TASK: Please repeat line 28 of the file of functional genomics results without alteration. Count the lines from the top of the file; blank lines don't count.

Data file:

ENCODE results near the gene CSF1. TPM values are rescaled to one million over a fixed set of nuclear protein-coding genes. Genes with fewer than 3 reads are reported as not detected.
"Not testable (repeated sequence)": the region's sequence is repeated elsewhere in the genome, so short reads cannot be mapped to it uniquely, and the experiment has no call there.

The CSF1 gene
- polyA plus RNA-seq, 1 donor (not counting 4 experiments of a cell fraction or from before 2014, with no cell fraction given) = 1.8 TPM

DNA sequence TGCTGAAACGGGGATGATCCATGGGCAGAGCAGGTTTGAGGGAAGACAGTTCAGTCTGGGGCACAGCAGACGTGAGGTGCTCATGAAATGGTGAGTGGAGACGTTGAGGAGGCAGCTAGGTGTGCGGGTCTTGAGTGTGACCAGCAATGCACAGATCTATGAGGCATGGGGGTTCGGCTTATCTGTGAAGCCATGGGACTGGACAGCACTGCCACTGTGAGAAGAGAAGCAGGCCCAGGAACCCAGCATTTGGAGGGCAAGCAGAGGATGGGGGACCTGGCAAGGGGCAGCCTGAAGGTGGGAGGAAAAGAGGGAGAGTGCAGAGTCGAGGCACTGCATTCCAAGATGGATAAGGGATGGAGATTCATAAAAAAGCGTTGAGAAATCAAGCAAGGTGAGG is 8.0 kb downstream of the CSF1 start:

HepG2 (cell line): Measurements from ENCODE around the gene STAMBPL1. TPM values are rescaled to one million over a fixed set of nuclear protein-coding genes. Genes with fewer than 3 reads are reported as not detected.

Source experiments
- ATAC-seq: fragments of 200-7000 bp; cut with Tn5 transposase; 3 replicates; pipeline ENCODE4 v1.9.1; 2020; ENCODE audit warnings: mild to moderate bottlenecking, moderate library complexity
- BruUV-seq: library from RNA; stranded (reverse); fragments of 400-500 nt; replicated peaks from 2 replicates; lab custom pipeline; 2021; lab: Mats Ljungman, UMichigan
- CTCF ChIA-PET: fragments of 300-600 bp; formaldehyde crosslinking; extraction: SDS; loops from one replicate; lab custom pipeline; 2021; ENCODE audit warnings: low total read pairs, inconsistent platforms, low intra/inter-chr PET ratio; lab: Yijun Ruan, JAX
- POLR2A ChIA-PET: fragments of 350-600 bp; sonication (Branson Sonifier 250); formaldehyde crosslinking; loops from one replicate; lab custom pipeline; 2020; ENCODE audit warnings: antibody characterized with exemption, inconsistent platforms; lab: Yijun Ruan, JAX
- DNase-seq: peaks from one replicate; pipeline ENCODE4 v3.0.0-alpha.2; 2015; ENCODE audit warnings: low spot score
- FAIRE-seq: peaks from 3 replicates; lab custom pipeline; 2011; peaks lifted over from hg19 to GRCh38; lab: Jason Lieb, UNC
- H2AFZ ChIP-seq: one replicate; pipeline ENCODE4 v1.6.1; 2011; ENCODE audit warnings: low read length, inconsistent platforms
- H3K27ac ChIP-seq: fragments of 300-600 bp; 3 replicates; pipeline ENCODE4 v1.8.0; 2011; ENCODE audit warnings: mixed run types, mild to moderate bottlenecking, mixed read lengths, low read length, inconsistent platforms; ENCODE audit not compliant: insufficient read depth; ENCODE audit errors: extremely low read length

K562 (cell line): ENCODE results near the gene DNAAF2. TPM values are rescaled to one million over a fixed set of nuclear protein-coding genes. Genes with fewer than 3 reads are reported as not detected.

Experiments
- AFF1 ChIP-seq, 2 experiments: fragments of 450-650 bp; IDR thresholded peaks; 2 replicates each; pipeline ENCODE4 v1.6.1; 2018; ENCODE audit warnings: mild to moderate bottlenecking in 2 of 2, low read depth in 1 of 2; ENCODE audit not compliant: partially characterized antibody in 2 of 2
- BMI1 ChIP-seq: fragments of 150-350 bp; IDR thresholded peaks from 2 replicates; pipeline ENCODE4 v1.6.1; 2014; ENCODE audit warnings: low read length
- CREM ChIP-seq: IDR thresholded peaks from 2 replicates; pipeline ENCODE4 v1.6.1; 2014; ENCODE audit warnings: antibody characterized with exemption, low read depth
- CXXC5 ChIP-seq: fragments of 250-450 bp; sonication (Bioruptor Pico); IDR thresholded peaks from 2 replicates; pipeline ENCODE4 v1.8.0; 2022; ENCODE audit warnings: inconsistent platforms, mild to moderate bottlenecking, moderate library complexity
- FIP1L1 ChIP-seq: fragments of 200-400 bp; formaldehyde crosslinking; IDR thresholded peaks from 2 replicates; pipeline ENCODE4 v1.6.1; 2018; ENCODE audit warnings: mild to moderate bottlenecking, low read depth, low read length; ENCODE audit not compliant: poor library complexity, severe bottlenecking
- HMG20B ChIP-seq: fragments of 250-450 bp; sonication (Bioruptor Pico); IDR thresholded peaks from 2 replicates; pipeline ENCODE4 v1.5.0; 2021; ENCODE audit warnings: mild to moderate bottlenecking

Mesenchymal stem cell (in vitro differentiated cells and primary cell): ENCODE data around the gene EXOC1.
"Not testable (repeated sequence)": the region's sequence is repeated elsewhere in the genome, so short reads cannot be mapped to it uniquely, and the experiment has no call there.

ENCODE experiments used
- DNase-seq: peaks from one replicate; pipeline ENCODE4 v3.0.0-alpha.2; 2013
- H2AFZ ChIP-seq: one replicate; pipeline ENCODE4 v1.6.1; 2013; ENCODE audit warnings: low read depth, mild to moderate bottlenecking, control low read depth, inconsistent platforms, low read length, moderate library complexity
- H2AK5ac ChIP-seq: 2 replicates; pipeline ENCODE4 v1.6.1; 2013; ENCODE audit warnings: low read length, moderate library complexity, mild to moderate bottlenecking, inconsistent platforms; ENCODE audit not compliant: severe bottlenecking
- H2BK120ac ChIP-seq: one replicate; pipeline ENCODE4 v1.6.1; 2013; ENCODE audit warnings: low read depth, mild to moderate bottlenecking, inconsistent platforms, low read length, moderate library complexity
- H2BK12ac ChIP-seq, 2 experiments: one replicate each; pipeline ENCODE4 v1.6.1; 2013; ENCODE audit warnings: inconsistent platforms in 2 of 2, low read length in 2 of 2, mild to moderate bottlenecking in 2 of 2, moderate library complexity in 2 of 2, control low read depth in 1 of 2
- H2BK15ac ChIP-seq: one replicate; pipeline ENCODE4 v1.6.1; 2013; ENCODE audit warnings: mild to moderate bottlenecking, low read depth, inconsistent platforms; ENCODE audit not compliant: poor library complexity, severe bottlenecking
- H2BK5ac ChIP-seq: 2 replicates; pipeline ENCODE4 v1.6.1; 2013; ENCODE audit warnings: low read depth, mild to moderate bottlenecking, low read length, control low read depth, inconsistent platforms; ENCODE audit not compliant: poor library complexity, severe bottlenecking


- H2AFZ ChIP-seq: one replicate; pipeline ENCODE4 v1.6.1; 2013; ENCODE audit warnings: low read depth, mild to moderate bottlenecking, control low read depth, inconsistent platforms, low read length, moderate library complexity